mistake of trying to knock ice oﬀ and broke
the wire ﬁlaments. Again, it is important to
try out several of these options to determine
what is best for each situation. Pasture walks
or farm visits are good ways to ﬁnd out what
other producers are using. Contact your local
Cooperative Extension office or National
Resources Conservation Service (NRCS)
oﬃce to see if there are producers in your area
willing to host a walk or tour.
Water systems should be designed for ease of
operation and maintenance. A typical water-
ing system includes a water source (pond,
well, municipal water supply), a pump, a
pressure gauge, piping and ﬁttings, water
troughs and automatic watering valves. Pipe
can be made from various kinds of plastic.
Black poly plastic is relatively inexpensive,
easily to install, comes in 100-foot rolls and
can be buried in trenches.
Many producers use gravity ﬂow or solar
pump systems with plastic pipe on top of the
ground. This works well when the temper-
ature is above 32 degrees Fahrenheit. Pipe
made of burst-proof plastic stays intact dur-
ing the winter without draining. Couplings
installed in the pipe at certain intervals can
branch oﬀ to portable livestock water tanks.
Small containers, such as half of a 55-gallon
NRCS and Cooperative Extension phone
access local NRCS and Extension directories
on the following Web sites:
Natural Resources Conservation Service
drum, can water up to 150 head of cattle and
have worked well for some producers. Make
sure that water is being replenished as fast as
it is being consumed. Otherwise, the cattle
will tear up the system. A watering system
made up of an automatic ﬂoat valve that dis-
charges 5-8 gallons of water a minute and
a water supply pipe larger than 1.25 inches
in diameter is adequate for replenishing the
water in the tank.
Some devices, such as automatic ﬂoat valves,
are hard to keep clean, so you may want to
use a strainer or ﬁlter when using pond or
The accompanying Appendix is a list of prod-
uct distributors. Call to request catalogs. This
will help you evaluate the diﬀerences in price,
and you will also ﬁnd the catalogs educa-
tional. Most oﬀer shortcuts that you can use
and give helpful information on how to install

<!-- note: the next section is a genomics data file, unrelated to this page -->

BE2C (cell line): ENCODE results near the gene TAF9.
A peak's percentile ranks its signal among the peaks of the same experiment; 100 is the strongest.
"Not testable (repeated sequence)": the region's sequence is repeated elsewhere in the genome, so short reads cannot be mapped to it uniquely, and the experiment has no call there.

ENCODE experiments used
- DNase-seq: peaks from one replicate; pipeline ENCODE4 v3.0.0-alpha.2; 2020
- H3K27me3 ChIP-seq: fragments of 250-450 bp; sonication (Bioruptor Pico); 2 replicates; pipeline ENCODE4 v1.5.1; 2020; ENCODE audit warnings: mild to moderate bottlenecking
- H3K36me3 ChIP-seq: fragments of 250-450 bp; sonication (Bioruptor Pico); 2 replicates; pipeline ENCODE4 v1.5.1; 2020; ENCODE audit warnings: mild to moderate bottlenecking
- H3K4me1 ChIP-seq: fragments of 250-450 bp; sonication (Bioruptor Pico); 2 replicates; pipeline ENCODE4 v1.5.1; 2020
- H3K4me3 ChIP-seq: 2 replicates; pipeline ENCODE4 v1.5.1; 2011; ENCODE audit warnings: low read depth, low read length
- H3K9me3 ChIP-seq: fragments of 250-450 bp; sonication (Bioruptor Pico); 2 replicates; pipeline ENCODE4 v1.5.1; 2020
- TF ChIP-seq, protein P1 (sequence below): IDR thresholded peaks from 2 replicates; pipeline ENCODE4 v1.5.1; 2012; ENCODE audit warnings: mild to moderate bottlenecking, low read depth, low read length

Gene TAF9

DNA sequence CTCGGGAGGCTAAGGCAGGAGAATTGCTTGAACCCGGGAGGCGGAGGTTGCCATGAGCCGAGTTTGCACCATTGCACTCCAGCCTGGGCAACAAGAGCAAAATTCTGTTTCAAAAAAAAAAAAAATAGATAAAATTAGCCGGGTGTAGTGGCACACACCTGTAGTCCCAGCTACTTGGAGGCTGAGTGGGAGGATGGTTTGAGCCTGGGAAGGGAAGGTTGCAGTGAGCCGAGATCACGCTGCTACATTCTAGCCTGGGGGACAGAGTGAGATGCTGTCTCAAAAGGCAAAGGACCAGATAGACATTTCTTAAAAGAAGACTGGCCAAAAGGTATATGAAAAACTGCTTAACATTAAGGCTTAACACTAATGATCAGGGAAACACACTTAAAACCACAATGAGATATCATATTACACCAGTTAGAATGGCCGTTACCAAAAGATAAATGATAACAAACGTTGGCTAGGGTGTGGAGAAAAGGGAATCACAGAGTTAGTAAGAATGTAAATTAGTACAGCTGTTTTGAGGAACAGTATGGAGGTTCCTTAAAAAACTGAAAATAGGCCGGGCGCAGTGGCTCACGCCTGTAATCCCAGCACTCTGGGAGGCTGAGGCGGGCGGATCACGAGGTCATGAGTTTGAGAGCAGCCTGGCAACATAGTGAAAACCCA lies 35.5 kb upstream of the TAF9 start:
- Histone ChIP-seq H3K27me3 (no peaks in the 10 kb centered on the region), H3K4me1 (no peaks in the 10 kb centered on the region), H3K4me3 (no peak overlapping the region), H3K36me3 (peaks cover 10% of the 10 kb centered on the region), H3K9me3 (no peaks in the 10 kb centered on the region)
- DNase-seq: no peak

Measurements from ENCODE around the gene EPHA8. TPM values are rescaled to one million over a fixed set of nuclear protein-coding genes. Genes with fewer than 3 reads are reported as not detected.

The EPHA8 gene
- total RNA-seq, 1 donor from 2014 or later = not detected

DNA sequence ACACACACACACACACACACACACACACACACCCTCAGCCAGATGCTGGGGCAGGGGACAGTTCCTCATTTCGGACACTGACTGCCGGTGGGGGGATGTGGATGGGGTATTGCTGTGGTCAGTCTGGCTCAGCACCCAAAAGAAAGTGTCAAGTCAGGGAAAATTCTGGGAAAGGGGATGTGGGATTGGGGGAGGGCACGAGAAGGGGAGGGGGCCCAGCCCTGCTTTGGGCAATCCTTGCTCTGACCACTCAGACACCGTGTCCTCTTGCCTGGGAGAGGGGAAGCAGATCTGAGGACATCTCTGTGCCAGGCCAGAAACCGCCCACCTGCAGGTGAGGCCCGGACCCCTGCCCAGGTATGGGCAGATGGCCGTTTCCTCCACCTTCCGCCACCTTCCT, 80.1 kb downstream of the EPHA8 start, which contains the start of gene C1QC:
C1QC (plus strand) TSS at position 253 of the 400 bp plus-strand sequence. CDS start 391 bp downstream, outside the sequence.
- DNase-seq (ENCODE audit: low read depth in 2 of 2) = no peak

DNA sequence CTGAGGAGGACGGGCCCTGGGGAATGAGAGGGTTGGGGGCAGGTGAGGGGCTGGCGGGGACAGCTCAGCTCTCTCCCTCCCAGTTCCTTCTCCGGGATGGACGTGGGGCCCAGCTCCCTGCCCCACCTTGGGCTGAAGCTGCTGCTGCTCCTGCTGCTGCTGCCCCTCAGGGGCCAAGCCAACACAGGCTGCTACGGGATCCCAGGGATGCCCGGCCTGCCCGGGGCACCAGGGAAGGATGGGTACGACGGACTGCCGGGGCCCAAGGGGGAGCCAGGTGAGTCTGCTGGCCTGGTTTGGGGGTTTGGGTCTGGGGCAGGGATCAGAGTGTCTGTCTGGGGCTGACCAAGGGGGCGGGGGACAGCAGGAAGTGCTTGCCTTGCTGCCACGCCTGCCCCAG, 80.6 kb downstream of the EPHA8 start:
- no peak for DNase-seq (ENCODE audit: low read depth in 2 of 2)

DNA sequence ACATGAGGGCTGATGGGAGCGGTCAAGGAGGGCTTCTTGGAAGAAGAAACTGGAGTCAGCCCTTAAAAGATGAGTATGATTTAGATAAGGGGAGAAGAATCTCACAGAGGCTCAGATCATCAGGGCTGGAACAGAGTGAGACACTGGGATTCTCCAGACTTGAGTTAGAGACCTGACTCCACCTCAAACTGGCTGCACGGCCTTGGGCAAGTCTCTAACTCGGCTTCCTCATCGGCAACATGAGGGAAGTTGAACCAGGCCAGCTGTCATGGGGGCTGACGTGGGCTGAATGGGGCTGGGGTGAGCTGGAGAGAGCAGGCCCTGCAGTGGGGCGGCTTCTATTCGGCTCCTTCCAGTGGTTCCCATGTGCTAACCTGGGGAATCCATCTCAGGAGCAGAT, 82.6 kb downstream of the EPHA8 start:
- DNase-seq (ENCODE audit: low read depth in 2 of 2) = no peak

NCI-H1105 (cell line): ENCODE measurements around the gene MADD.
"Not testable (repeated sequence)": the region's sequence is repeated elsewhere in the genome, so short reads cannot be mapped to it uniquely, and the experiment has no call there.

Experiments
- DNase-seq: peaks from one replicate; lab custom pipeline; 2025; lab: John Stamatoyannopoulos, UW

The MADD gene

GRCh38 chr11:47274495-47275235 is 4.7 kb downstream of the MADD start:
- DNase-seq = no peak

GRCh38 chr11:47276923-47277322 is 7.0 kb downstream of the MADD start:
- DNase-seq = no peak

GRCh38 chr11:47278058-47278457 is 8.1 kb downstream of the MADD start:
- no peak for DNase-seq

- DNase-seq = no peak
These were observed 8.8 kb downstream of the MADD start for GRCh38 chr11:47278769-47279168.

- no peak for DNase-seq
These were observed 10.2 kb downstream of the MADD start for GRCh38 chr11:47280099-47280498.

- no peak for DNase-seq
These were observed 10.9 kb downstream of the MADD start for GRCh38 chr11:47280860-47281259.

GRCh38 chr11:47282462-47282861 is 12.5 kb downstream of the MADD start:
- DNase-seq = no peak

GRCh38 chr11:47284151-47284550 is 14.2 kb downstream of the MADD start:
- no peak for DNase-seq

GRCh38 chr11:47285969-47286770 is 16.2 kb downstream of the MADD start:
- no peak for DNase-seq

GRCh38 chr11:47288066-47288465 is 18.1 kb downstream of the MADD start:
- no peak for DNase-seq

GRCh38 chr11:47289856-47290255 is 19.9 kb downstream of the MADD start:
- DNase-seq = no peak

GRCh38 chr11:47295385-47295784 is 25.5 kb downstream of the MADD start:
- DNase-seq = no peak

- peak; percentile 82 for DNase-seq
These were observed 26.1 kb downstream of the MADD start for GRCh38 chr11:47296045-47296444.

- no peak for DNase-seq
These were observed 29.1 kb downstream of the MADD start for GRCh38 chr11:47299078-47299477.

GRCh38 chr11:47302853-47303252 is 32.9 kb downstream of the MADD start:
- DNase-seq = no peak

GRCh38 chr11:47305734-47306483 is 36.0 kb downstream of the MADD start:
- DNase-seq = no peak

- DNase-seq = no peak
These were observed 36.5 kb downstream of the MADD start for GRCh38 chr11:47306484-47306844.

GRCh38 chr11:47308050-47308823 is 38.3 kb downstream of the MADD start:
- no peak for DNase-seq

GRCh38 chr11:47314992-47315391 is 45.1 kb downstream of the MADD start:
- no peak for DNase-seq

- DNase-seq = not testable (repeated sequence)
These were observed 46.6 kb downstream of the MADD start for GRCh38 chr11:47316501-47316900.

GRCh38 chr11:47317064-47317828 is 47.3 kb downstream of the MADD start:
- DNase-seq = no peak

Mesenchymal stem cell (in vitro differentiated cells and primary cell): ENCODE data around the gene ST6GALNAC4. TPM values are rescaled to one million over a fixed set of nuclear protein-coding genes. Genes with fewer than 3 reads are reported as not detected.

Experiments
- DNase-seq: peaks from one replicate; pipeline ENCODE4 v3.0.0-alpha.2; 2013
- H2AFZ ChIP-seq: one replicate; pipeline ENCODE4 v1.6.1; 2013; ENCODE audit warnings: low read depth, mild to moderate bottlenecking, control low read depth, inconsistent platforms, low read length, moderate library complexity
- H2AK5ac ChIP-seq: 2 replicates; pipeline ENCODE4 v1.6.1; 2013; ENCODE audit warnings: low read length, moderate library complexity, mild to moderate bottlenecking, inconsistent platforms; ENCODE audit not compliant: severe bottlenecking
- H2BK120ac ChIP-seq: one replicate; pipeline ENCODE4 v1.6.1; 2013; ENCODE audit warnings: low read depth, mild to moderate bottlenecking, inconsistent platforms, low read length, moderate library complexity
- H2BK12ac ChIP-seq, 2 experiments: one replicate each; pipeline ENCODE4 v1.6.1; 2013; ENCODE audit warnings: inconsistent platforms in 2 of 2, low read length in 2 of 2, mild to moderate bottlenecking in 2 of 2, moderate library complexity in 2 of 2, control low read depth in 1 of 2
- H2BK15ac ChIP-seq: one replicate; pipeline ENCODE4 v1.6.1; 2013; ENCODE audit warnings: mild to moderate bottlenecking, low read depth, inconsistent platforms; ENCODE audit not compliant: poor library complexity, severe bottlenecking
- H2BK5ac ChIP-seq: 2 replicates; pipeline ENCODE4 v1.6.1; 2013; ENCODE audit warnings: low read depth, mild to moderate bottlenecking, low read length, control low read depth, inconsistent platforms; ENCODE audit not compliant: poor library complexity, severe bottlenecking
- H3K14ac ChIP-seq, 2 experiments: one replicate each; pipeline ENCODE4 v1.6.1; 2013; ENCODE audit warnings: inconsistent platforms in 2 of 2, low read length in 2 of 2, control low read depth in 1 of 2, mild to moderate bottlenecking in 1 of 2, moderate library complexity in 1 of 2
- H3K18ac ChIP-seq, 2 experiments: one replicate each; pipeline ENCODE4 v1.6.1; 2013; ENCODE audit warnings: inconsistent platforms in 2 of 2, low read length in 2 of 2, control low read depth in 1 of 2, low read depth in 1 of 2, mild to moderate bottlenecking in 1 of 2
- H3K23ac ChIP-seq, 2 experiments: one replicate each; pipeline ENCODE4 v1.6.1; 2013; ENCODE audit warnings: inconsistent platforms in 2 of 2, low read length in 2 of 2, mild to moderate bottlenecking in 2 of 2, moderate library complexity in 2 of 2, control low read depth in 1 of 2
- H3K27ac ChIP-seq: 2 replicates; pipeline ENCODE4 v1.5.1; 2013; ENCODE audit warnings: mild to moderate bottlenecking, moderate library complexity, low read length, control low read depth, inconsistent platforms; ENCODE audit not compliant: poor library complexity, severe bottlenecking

fencing and water systems.
Floating pipe and electric fencing limit livestock
access to the pond. By A. E. Beetz, 2005.
ISU. 2009. Pasture Management Guide for Livestock
Producers. Iowa State University Extension.
Heitschmidt, R.K. and C.A. Taylor. 1991. Livestock
Production, in Grazing Management: an Ecological
Perspective. Portland, OR: Timber Press.
Blanchet, Kevin, Howard Moechnig, and Jodi DeJong-
Hughes. 2003. Grazing Systems Planning Guide. Uni-
versity of Minnesota Extension Service. www.extension.
This guide discusses the components of a grazing
system by taking you through the grazing manage-
ment planning process. Information on grazing resource
inventory, plan development, pasture management and
system monitoring is provided.
Electric Fencing for Serious Graziers. 2005. Columbia,
MO: Missouri Natural Resources Conservation Ser-
vice. 2005. www.mo.nrcs.usda.gov/news/news/MO%20
Techniques described here are primarily for producers
installing one-wire and two-wire fences and permanent
power stations using 110-volt energizers.
Watering Systems for Serious Graziers. 2006.
Columbia, MO: Missouri Natural Resources
Conservation Service. www.mo.nrcs.usda.gov/news/
This publication provides livestock producers with the
basic information that they need to plan, design and
install water systems that will maximize animal
performance and minimize the labor necessary to
care for their herds’ water needs.
Page 6 ATTRA Paddock Design, Fencing and Water Systems for Controlled Grazing
Pfost, Donald, James Gerrish, Maurice Davis
and Mark Kennedy. 2007. Pumps and Watering
Systems for Managed Beef Grazing. University of
Missouri Extension. http://extension.missouri.edu/
This publication covers such topics as water quality,
distribution systems, speciﬁcations for pipe and tank
and pump sizes, and includes a comprehensive resource
list for supplies including solar pumps.
Fencing and Watering, in The Northeast Grazing
Guide. University of Maine Cooperative Extension.
Links to Cooperative Extension publications and
resources from several states.
Appendix: Fencing suppliers
Gallagher Power Fence
Gallagher POWER FENCE Manual
Kencove Farm Fence
Kentucky Graziers Supply
McBee Agri Supply, Inc.
Pasture Management Systems, Inc.
Premier 1 Fence Supplies
Southwest Power Fence
Twin Mountain Fence Co.
(Source: Stockman Grass Farmer’s Grazier’s Resource Guide)